Essentially, it is a depth-first search that stops at a certain depth or cost. For example, it may DFS all nodes within 10 edges from the source, then 20, then 30. The difference is that rather than starting the DFS from scratch after each iteration, I store the "perimeter" of the searched area (a list of nodes) when each iteration of the search reaches its limits.
On the next iteration, i loop through all nodes on the perimeter, performing a DFS from each node, again to a fixed depth/cost before stopping, again recording down the perimeter of the searched area for the next iteration to start from.
The reason I am doing this is because my graph (which is a tree) is split into a set of logical "chunks", each of which must be fully explored before its child-chunks can start being explored. There are a large number of nodes but only a small number of chunks; I am essentially doing a chunk-by-chunk BFS, which each individual chunk (comprising a large number of individual nodes) being fully explored by its own mini-DFS.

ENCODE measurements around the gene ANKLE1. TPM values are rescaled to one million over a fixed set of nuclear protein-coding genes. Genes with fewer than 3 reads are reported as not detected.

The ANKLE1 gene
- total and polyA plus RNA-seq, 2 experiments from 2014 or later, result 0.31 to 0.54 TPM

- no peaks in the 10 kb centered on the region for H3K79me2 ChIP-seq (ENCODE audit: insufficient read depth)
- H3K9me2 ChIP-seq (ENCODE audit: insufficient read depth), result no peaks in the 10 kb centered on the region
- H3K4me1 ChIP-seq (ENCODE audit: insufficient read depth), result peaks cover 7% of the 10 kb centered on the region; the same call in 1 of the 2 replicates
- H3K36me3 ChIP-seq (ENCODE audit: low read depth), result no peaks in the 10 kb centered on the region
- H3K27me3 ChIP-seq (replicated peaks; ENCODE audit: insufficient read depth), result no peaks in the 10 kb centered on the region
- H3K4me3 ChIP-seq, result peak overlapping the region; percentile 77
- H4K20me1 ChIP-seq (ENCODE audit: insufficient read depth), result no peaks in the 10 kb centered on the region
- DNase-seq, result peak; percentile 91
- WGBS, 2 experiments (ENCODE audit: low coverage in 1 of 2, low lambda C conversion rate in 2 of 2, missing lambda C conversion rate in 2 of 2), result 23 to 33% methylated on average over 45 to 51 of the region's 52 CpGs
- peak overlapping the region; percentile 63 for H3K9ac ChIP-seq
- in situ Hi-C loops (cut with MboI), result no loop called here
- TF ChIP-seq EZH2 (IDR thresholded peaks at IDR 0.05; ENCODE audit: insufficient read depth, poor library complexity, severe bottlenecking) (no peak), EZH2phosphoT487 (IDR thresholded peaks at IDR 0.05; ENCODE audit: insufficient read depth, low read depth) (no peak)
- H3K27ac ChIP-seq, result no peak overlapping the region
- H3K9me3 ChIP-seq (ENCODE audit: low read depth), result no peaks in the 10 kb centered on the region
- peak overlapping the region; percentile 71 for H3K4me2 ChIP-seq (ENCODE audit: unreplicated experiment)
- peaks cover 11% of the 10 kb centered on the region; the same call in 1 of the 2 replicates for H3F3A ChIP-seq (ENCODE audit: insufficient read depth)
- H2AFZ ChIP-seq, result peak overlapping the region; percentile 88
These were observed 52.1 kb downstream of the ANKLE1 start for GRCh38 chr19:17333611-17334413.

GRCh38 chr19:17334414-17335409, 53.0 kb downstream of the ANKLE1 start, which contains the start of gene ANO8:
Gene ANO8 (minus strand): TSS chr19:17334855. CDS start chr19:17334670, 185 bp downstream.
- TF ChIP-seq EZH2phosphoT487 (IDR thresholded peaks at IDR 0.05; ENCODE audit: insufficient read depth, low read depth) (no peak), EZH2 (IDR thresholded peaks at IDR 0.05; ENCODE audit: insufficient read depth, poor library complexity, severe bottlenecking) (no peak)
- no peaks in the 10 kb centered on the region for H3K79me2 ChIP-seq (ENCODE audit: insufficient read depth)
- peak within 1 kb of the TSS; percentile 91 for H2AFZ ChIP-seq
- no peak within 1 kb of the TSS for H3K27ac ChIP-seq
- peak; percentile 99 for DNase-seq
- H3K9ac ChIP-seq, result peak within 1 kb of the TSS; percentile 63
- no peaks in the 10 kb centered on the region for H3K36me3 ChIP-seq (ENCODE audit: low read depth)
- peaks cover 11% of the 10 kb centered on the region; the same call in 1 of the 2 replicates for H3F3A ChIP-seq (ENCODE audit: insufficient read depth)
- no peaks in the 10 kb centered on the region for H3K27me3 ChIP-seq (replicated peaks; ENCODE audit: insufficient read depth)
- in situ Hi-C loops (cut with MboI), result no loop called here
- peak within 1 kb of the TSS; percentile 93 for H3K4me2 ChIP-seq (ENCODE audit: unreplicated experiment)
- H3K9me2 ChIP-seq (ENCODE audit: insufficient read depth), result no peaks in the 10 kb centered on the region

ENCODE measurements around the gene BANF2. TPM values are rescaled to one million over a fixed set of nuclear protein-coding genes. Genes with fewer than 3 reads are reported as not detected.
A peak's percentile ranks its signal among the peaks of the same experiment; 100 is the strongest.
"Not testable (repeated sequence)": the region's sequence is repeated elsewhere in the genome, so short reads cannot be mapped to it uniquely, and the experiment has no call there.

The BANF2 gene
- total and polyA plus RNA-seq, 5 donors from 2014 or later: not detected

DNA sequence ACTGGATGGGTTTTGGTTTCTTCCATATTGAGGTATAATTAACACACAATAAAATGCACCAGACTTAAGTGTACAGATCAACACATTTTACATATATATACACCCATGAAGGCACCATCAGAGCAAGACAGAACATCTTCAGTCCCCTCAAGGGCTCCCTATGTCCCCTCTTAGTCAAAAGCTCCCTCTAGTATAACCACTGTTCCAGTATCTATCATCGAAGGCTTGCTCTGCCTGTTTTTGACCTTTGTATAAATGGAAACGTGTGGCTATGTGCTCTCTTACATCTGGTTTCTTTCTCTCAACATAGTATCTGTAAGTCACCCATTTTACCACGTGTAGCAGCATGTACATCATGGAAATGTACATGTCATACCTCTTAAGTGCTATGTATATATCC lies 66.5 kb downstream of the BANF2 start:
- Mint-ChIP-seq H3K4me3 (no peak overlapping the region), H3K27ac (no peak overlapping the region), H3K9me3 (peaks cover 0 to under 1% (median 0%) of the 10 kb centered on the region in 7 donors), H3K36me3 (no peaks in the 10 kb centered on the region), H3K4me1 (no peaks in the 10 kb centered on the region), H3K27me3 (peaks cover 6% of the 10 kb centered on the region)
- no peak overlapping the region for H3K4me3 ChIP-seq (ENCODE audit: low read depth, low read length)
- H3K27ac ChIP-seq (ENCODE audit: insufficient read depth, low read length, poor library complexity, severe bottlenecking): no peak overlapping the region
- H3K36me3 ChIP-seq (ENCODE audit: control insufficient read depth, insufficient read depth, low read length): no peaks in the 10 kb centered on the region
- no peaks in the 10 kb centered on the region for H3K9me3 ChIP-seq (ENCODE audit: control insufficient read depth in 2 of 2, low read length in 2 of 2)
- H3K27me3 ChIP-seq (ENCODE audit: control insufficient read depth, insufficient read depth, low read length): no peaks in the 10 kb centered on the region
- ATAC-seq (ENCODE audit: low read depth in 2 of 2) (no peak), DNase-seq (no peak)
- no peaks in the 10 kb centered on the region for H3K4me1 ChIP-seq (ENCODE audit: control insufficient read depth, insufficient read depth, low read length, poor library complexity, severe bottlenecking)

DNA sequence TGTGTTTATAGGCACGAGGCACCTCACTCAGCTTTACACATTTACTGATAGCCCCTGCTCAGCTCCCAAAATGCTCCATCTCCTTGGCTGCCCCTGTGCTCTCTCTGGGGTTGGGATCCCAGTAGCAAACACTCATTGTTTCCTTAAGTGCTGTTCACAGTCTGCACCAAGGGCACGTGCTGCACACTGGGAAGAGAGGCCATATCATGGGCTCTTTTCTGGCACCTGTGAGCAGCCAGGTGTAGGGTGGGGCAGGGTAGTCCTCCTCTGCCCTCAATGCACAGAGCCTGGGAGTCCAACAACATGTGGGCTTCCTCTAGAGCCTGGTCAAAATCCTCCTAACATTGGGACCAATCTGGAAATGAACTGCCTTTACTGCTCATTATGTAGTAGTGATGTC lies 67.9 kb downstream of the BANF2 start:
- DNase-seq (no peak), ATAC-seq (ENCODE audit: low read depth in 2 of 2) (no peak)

Now, I just completely made this up on the spot to solve my problem, and it does, but is there anything like this in the literature? I haven't managed to find anything, but I'm sure someone else has done this before, and properly analysed its performance, asymptotic behavior, disadvantages, bugs, etc.. In that case, I would want to know about it.